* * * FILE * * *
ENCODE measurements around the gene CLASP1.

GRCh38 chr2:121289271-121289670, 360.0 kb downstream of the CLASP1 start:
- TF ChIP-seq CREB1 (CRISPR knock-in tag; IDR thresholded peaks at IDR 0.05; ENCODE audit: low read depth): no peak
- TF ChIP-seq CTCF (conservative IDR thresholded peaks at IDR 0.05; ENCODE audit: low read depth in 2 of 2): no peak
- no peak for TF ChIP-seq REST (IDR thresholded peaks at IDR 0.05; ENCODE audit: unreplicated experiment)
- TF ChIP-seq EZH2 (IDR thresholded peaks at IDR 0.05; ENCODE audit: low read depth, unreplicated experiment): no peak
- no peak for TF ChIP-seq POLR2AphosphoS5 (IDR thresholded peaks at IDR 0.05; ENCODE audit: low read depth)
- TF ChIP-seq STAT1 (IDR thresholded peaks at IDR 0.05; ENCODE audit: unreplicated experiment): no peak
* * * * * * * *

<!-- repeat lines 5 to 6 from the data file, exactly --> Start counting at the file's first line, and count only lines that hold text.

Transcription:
- no peak for TF ChIP-seq REST (IDR thresholded peaks at IDR 0.05; ENCODE audit: unreplicated experiment)
- TF ChIP-seq EZH2 (IDR thresholded peaks at IDR 0.05; ENCODE audit: low read depth, unreplicated experiment): no peak